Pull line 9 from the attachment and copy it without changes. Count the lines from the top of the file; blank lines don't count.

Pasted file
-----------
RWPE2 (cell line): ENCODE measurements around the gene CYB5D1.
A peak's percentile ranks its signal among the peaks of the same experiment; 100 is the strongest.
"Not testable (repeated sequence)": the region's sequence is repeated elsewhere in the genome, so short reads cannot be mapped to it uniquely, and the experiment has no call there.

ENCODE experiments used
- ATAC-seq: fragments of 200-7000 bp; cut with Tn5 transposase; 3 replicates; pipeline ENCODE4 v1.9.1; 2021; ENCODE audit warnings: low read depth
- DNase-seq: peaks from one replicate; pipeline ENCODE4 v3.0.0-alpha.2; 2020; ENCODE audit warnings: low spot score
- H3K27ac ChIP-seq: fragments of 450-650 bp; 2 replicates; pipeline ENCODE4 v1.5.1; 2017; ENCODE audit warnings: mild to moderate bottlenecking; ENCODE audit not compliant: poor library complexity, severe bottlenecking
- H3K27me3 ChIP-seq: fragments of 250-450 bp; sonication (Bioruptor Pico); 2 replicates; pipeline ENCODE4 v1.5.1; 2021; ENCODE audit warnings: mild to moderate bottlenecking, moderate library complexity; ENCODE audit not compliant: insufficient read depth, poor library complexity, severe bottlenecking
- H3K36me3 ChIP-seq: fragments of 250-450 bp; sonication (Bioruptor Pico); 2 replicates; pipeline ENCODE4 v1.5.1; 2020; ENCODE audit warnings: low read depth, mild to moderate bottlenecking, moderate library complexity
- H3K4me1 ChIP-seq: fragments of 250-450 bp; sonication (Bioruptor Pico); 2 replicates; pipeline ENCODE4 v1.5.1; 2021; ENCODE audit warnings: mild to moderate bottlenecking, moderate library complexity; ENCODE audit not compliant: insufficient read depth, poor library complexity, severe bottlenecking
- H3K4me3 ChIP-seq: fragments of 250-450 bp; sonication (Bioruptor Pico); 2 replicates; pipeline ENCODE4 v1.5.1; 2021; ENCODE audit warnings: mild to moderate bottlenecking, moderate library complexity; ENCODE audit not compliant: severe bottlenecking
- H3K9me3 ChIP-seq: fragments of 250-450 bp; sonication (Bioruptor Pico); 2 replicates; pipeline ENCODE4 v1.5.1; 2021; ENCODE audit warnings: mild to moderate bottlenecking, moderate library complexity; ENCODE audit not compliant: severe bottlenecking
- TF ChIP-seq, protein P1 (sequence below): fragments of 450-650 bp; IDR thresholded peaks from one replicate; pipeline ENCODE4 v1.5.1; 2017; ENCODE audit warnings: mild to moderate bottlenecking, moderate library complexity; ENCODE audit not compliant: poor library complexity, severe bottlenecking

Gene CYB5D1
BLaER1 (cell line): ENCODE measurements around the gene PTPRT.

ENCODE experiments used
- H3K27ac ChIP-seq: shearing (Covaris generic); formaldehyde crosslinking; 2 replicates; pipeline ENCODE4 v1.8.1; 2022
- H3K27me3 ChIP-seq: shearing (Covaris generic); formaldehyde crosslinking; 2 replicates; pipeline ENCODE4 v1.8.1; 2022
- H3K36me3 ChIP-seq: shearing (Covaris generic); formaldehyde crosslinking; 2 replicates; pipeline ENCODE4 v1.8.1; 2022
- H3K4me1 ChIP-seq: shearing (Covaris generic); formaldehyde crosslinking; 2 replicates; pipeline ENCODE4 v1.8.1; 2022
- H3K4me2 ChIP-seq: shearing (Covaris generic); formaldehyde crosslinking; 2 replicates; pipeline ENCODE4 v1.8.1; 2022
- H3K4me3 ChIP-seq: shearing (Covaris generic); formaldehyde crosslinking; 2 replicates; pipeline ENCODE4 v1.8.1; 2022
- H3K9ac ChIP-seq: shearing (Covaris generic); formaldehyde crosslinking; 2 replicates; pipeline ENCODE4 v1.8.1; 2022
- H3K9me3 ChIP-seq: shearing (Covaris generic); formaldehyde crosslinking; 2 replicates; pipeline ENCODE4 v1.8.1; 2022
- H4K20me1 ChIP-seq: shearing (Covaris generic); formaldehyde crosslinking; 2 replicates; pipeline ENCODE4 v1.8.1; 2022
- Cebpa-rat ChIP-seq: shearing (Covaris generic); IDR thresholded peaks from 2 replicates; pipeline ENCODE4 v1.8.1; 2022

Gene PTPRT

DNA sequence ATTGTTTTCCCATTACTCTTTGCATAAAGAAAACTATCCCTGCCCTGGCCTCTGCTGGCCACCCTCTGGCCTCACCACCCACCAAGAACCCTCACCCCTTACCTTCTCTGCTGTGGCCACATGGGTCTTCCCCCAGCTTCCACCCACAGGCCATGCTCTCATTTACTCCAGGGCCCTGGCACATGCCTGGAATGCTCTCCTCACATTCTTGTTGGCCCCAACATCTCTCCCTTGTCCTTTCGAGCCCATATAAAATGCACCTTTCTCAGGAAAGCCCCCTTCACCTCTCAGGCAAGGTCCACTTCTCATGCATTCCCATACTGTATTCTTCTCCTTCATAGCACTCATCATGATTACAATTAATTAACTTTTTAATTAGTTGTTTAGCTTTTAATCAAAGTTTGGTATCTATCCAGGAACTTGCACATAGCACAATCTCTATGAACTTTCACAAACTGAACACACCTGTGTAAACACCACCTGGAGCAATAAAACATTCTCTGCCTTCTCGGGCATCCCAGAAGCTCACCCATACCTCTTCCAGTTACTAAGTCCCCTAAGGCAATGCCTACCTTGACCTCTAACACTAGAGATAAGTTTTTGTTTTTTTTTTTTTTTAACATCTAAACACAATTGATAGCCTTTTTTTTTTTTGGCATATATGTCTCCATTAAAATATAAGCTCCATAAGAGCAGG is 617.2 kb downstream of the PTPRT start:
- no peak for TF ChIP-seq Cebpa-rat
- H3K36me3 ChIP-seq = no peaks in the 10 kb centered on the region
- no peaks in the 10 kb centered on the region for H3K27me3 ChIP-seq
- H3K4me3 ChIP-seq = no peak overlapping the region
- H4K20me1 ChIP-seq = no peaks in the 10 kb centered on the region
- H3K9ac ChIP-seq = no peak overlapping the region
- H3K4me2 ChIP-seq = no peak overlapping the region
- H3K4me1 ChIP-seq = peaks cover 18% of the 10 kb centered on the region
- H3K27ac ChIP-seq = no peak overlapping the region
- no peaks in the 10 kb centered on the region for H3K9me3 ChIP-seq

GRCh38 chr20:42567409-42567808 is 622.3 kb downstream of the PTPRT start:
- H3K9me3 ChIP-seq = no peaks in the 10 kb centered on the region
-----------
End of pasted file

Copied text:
- H3K36me3 ChIP-seq: fragments of 250-450 bp; sonication (Bioruptor Pico); 2 replicates; pipeline ENCODE4 v1.5.1; 2020; ENCODE audit warnings: low read depth, mild to moderate bottlenecking, moderate library complexity